LORD  BYRON  and  his  TIMES
Documents Biography Criticism

Letters and Journals of Lord Byron
Journal Entry: 22 March 1814

Life of Byron: to 1806
Life of Byron: 1806
Life of Byron: 1807
Life of Byron: 1808
Life of Byron: 1809
Life of Byron: 1810
Life of Byron: 1811
Life of Byron: 1812
Life of Byron: 1813
Life of Byron: 1814
Life of Byron: 1815
Life of Byron: 1816 (I)
Life of Byron: 1816 (II)
Life of Byron: 1817
Life of Byron: 1818
Life of Byron: 1819
Life of Byron: 1820
Life of Byron: 1821
Life of Byron: 1822
Life of Byron: 1823
Life of Byron: 1824
Creative Commons License

Licensed under a Creative Commons Attribution-Noncommercial-Share Alike 3.0 Unported License.
Produced by CATH
“Tuesday, March 22d.

“Last night, party at Lansdowne-house. To-night, party at Lady Charlotte Greville’s—deplorable waste of time, and something of temper. Nothing imparted—nothing acquired—talking without ideas—if any thing like thought in my mind, it was not on the subjects on which we were gabbling. Heigho!—and in this way half London pass what is called life. To-morrow there is Lady Heathcote’s—shall I go? yes—to punish myself for not having a pursuit.

Let me see—what did I see? The only person who much struck me was Lady S * * d’s eldest daughter, Lady C. L. They say she is not pretty. I don’t know—every thing is pretty that pleases; but there is an air of soul about her—and her colour changes—and there is that shyness of the antelope (which I delight in) in her manner so much, that I observed her more than I did any other woman in the rooms, and only looked at any thing else when I thought she might perceive and feel embarrassed by my scrutiny. After all, there may be something of association in this. She is a friend of Augusta’s, and whatever she loves, I can’t help liking.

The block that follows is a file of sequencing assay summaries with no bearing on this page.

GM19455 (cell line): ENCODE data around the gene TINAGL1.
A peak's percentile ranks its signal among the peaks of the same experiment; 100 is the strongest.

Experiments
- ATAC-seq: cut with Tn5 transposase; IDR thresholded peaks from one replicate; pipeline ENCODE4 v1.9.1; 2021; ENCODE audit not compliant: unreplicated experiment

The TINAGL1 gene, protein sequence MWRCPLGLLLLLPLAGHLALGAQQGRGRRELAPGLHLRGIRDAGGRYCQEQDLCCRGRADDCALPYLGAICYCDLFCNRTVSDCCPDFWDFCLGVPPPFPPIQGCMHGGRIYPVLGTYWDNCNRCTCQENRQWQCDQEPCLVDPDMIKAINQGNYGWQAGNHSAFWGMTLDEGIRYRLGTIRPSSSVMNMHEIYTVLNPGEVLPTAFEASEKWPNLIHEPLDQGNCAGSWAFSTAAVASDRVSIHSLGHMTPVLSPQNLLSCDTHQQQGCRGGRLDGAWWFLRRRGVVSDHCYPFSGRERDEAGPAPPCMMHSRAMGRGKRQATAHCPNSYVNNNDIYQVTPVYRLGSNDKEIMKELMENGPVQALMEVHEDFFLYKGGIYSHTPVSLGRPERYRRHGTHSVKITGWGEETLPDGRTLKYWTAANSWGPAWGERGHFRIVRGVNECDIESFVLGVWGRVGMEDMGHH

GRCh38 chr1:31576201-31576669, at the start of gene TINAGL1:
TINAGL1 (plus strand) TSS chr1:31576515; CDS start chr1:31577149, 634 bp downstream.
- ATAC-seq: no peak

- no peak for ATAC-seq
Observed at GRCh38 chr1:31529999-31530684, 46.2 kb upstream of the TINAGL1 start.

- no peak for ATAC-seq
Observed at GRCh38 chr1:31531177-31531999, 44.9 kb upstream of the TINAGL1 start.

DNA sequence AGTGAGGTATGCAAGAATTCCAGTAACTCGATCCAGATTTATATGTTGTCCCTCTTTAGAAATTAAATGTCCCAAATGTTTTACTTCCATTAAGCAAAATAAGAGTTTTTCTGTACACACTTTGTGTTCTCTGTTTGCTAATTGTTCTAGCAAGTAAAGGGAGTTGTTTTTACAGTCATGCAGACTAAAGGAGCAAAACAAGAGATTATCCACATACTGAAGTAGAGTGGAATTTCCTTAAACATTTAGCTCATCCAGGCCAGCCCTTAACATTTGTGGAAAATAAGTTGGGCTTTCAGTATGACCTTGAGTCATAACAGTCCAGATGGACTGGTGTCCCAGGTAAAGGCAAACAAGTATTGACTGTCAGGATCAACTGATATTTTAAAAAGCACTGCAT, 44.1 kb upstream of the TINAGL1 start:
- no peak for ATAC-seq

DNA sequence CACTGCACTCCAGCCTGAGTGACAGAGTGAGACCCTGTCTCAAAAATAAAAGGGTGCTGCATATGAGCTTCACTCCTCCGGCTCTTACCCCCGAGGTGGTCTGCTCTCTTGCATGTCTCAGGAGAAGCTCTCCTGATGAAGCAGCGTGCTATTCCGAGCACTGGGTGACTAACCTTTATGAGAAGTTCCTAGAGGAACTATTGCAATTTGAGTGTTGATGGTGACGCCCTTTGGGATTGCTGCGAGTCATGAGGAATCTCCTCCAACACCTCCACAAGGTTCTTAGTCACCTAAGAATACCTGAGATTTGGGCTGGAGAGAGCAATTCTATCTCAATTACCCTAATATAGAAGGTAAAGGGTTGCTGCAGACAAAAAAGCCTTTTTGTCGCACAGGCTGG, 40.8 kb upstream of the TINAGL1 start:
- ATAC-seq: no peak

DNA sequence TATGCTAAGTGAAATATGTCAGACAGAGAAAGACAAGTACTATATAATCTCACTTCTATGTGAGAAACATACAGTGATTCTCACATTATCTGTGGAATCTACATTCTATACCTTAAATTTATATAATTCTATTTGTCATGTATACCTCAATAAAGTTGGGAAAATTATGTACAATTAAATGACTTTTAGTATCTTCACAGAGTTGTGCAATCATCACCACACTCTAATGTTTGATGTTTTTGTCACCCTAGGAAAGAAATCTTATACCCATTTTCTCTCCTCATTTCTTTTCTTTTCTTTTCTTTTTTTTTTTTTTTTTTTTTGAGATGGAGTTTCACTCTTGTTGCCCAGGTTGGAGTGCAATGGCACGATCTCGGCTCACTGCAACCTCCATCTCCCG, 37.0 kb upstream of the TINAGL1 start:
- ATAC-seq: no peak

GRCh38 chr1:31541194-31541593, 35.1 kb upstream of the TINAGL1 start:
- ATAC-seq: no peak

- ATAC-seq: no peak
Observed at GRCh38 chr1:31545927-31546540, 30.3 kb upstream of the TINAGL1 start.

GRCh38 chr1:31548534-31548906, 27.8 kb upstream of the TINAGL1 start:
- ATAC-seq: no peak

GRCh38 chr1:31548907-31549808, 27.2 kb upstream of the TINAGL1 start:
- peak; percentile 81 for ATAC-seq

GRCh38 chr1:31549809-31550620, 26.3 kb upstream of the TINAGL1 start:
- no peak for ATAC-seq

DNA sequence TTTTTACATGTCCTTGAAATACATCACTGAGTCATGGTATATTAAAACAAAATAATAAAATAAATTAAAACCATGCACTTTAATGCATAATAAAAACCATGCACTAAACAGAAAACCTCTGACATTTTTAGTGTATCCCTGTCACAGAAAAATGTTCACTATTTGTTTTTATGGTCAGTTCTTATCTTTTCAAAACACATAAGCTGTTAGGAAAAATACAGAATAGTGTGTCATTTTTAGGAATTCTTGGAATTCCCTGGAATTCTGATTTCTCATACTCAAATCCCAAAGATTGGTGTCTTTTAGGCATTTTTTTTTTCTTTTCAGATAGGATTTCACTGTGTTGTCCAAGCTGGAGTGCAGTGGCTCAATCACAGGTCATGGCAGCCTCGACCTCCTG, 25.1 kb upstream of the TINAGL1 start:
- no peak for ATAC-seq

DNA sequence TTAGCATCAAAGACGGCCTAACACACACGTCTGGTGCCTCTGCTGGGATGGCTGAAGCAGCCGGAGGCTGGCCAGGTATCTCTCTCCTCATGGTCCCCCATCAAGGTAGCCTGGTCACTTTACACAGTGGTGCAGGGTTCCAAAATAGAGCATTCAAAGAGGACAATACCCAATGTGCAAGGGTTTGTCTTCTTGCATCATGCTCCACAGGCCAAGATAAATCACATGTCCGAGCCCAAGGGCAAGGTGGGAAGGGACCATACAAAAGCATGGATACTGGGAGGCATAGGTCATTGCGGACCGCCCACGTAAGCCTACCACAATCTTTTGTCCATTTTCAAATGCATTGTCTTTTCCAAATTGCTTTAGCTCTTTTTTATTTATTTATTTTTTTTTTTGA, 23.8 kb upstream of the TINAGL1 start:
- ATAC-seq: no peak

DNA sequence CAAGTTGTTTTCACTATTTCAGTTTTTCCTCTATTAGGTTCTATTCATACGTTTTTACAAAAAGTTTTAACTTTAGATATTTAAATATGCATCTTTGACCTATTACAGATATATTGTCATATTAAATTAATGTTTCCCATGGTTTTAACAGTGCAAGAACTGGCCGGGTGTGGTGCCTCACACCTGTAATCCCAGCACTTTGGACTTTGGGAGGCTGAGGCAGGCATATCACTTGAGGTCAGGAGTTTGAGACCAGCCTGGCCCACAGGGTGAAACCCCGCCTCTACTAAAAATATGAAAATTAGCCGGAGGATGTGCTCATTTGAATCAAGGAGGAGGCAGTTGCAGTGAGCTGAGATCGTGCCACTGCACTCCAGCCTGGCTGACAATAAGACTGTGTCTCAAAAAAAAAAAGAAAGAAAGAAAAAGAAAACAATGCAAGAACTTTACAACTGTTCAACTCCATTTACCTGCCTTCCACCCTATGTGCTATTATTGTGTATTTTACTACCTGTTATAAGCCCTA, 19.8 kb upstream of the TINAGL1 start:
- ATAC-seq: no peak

“Her mother, the marchioness, talked to me a little; and I was twenty times on the point of asking her to introduce me to sa fille, but I stopped short. This comes of that affray with the Carlisles.

Earl Grey told me, laughingly, of a paragraph in the last Moniteur, which has stated, among other symptoms of rebellion, some particulars of the sensation occasioned in all our government gazettes by the ‘tear’ lines,—only amplifying, in its re-statement, an epigram (by the by, no epigram except in the Greek acceptation of the word) into a roman. I wonder the Couriers, &c. &c. have not translated that part of the Moniteur, with additional comments.

A. D. 1814. LIFE OF LORD BYRON. 511

“The Princess of Wales has requested Fuseli to paint from ‘the Corsair,’—leaving to him the choice of any passage for the subject: so Mr. Locke tells me. Tired—jaded—selfish and supine—must go to bed.

Roman, at least Romance, means a song sometimes, as in the Spanish. I suppose this is the Moniteur’s meaning—unless he has confused it with ‘the Corsair.’